Rotiva Tyres, 17″ x 10″ Alloy Wheels, Fox Performance Series Suspension and Flared Wheel Arch Extensions. Arctic Trucks bolt all this on to a fairly Standard D-Max, along with leather seats which has the Arctic Trucks logo stitched in. There are other features too, like heated front seats, Sat Nav, keyless start, rear camera and much needed rear parking sensors along with cruise control and the all-important IsoFix for your car seats!

But what does all this added extra do for the 2019 Pick-up of the year? The Fox Suspension boosts the ride height of a standard D-Max by 125mm meaning apart from an actual articulated lorry, you’re pretty much the highest thing on the road, which is a great driving position down the country lanes and is very comfortable on the motorway but around town is a little bit… well, you’re not exactly what some would describe as subtle. So, let’s look at what the car is like…

The Engine

When you look at this D-Max on steroids and when you sit in the driver’s seat for the first time you want to turn the engine on and hear a V8 bark in to life and burble away to match the looks. However, my two-year-old described it ‘Like tractor.’ it’s a 1.9 4, in line diesel good for 164ps and 360lb ft of torque and a 125,000- or five-year warranty. It’s known to be a very reliable motor and I don’t dispute it; however, it leaves straight line performance lacking. The hulk wasn’t built to sprint though, was he? The AT35 is unrivalled by other off-road pick-ups and would give a Defender a run for its money off-road. Towing, the AT35 can pull up to 3500kg and carry 1055kg in the bed – handy for all your building supplies, or iCandy peach and carry cot along with your Waitrose shopping.

Handling

The big tyres and bigger suspension do become a factor here, you can certainly feel the bumps as you’re going down the road and with no significant weight in the bed, going over speed bumps the back does buck around as you head over them. You have to put in more to the steering wheel than you would think in order to go around corners and attacking lanes at speed is a bit like expecting a cruise-liner to park in Venice. Three-point turns can become 5 point turns due to the vehicle’s length and wheel lock. Again, the AT35 can defend its self here and say it’s not designed to be going around corners on rails, nor to be negating supermarket car parks. But if it wasn’t built to do the everyday well as well as the excursion off-road, what was it built for?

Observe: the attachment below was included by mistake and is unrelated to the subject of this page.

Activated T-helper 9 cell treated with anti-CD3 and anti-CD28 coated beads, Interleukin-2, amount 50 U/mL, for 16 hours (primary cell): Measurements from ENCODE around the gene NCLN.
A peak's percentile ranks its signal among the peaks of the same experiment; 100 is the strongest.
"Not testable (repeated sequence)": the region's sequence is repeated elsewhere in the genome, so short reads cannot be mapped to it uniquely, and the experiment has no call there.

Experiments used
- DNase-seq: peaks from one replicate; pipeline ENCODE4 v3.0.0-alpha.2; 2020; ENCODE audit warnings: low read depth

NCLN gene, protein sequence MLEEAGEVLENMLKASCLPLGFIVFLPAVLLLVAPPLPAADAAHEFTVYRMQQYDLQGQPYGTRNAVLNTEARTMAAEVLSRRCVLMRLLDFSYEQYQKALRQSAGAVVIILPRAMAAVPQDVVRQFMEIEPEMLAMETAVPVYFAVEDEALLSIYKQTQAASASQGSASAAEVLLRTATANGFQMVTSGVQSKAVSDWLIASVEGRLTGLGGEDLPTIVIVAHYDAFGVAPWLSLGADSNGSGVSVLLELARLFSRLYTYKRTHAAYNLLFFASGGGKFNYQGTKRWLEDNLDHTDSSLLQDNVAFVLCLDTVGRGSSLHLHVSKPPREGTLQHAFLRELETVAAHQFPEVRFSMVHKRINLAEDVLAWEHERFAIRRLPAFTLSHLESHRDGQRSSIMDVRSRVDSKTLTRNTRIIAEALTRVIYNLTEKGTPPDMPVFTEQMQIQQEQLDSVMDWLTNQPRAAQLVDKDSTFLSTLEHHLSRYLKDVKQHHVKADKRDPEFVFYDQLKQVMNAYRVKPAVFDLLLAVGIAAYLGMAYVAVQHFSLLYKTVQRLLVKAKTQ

A final note on the handling, I found the steering wheel a bit slippy and at low speeds the steering is very heavy due to the big tyres. Added together, you find yourself really going at the steering to get it going.

Family life

There is just so much space – so much space. There’s room for two iso-fix car seats in the back and you can fit someone in between them, maybe not for long journeys but for under an hour, a family of four and a mother-in-law can head out, pretty much anywhere, for the day.

The iso-fix is easy to locate. I have a Britax Romer Dual Fix for Barnaby and a Maxi-Cosi Easy Fix base with Maxi-Cosi pebble for Elijah. I found putting the seats in and taking them out again super easy and the height of the D-max helped, there was no digging around getting a sore back as you’re hunched over.

Obviously, there’s plenty of room in the bed, you’ll need a cover, hard top or otherwise though. Having a hard-top means, you basically have a boot the size of a small car so trips to Centre Parcs can be handled easily. I usually find it a bit of a squeeze to get my iCandy Peach chassis and carry cot in to the boot along with all the other things for a baby and two-year-old. However, here there was no issue. You could put that in, your weeks shopping and enough luggage for a two-week holiday and you wouldn’t even notice.

Turning up to kiddy clubs was a change though, the AT35 certainly stands out in the car park, I felt a little embarrassed at times opening the door other times it was just fun and made me smile.

Would I buy one?

I had many questions from on the AT35 and many people who were just stunned by the size and wanted to just see. I loved having to climb in and hop out, knowing that literally nothing could stop me in my tracks and the low-end grunt from the engine and size of the tyres.

I loved it, it was great fun. The utility feel of the AT35 inside left something to be desired but almost made me feel like I could take anything on.

The on the road price for this model was £46,203 and almost £54,000 for the top of the range Safir model. I don’t think that showed on the inside – there was plenty of plastic and while you had nice things like a much needed rear view camera, SatNav, heated seats, electric driver’s seat and leather upholstery it was not refined like a Mercedes X-class would be or like a luxury SUV of a similar price.

One thing you can’t buy in those vehicles though is the sense of fun and the knowledge that if you do find yourself all of a sudden dropped in the middle of a farmer’s field, there’ll be no issue in having to get out.

A smidge over 10 Grand less and this would be so appealing. If you could get all this car for £35,000 Absolutely, I’d buy one.